• A file bignum.smt showing your solutions to Exercises 31, 32, and 33. This file must work with an unmodified usmalltalk interpreter. Therefore, if for example you use results from Exercises 4, 29a, or any other problem (e.g., the class method from: on the Array class), you will need to duplicate those results in bignum.smt as well as in basis.smt above.

  • A file bigtests.smt showing your solutions to Exercise T.

    Submit code using submit105-small-solo and submit105-small-pair.

    How your work will be evaluated

    All our usual expections for form, naming, and documentation apply. But in this assignment we will focus on structure and clarity.
    Exemplary Satisfactory Must improve

    • The base used for natural numbers appears in exactly one place, and all code that depends on it consults that place.

    Or, the base used for natural numbers appears in exactly one place, and code that depends on either consults that place or assumes that the base is some power of 10

    • No matter how many bits are used to represent a machine integer, overflow is detected by using appropriate primitive methods, not by comparing against particular integers.

    • Code uses method dispatch instead of conditionals.

    • Mixed operations on different classes of numbers are implemented using double dispatch.

    Or, mixed operations on different classes of numbers are implemented by arranging for the classes to share a common protocol.

    Or, mixed operations on different classes of numbers are implemented by arranging for unconditional coercions.

    • Code deals with exceptional or unusual conditions by passing a suitable exnBlock or other block.

    • Code achieves new functionality by reusing existing methods, e.g., by sending messages to super.

    Or, code achieves new functionality by adding new methods to old classes to respond to an existing protocol.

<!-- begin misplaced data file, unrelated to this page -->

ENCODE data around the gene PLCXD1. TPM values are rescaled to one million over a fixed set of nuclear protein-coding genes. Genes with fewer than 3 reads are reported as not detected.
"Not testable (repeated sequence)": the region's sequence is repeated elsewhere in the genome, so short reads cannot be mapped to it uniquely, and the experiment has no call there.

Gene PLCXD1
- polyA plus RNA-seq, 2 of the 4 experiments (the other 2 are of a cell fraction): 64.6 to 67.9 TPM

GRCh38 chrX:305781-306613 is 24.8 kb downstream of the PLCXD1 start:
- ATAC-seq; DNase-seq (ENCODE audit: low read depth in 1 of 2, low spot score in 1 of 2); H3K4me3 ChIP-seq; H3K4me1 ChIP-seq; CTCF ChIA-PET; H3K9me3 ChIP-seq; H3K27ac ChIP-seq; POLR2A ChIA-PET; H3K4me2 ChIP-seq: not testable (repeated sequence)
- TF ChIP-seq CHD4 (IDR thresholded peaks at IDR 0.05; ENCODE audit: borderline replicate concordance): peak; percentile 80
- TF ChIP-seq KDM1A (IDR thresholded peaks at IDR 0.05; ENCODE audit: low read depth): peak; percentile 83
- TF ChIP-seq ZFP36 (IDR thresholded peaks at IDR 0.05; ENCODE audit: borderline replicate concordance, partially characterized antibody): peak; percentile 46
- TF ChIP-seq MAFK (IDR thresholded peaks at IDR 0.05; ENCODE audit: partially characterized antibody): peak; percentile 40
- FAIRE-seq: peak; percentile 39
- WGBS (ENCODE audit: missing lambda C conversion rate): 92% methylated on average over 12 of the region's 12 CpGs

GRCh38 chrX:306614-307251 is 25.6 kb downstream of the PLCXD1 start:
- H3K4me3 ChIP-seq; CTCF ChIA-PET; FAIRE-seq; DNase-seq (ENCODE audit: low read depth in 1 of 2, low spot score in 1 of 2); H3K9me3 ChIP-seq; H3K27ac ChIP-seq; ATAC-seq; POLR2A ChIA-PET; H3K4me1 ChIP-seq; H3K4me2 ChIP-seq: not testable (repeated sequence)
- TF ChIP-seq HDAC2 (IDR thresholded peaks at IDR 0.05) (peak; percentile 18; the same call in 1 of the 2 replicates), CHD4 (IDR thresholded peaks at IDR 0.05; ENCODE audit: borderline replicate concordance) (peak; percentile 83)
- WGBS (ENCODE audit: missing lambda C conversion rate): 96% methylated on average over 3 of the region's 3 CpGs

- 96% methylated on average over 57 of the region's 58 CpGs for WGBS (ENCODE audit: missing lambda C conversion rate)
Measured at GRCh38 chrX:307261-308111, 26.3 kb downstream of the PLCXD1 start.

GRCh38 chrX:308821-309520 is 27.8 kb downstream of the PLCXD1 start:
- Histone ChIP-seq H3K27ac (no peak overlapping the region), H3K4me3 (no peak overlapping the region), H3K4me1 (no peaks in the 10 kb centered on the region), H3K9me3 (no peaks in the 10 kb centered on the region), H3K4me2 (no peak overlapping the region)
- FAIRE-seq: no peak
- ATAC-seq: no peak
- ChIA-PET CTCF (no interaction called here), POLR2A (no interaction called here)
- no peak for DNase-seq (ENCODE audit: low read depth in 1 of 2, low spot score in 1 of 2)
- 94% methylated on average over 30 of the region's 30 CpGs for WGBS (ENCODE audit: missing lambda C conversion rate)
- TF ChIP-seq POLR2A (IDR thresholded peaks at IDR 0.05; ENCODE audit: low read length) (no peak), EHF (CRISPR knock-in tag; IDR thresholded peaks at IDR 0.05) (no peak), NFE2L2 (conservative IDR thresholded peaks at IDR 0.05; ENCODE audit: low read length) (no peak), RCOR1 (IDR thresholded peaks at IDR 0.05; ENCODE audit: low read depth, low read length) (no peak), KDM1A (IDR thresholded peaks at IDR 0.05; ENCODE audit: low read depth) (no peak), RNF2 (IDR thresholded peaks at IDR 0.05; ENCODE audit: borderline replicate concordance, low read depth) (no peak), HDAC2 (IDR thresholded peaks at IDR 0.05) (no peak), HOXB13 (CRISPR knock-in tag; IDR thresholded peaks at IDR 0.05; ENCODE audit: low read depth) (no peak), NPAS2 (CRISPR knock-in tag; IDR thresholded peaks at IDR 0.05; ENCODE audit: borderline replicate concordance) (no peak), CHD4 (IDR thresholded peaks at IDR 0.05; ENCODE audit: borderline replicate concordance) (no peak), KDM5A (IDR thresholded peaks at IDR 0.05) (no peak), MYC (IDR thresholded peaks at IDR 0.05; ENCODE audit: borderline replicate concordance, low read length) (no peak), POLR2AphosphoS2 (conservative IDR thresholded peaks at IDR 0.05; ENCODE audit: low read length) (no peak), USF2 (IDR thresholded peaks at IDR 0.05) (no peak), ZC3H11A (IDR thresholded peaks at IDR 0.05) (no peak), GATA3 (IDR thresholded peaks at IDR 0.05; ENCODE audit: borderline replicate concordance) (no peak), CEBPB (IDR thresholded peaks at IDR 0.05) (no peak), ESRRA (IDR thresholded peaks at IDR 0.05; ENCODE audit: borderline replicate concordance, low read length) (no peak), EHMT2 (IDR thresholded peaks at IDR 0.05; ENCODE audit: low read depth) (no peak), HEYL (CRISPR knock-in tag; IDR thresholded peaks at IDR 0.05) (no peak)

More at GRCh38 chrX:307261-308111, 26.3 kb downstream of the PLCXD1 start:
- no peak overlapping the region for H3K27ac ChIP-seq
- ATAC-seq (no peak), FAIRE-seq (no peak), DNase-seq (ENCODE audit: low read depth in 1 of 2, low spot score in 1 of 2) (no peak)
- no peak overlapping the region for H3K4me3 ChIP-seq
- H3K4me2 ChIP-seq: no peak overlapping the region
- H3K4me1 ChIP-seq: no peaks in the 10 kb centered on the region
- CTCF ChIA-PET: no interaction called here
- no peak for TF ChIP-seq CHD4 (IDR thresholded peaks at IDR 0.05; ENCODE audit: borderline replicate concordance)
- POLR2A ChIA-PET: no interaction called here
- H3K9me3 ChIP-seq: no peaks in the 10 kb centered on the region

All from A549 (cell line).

• An object's behavior is controlled by dispatching (or double dispatching) to an appropriate method of its class.

    • The base used for natural numbers appears in exactly one place, but code that depends on it knows what it is, and that code will break if the base is changed in any way.

    • Overflow is detected only by assuming the number of bits used to represent a machine integer, but the number of bits is explicit in the code.

    • Code contains one avoidable conditional.

    • Mixed operations on different classes of integers involve explicit conditionals.

    • Code protects itself against exceptional or unusual conditions by using Booleans.

    • Code contains methods that appear to have been copied and modified.

    • An object's behavior is influenced by interrogating it to learn something about its class.

    • The base used for natural numbers appears in multiple places.

    • Overflow is detected only by assuming the number of bits used to represent a machine integer, and the number of bits is implicit in the value of some frightening decimal literal.

    • Code contains more than one avoidable conditional.

    • Mixed operations on different classes of integers are implemented by interrogating objects about their classes.

    • Code copies methods instead of arranging to invoke the originals.

    • Code contains case analysis or a conditional that depends on the class of an object.


    • Course staff see no more code than is needed to solve the problem.

    • Course staff see how the structure of the code follows from the structure of the problem.

    • Course staff see somewhat more code than is needed to solve the problem.

    • Course staff can relate the structure of the code to the structure of the problem, but there are parts they don't understand.

    • Course staff roughly twice as much code as is needed to solve the problem.

    • Course staff cannot follow the code and relate its structure to the structure of the problem.


    • Private methods are documented with contracts.

    Or, private methods use exactly the contracts suggested in the bignums handout.

    • Private methods are neither documented nor consistent with the bignums handout.


    • Code that works with collections works with any Collection class.

    • Code that is supposed to works with all collections works only with some subclasses of collections.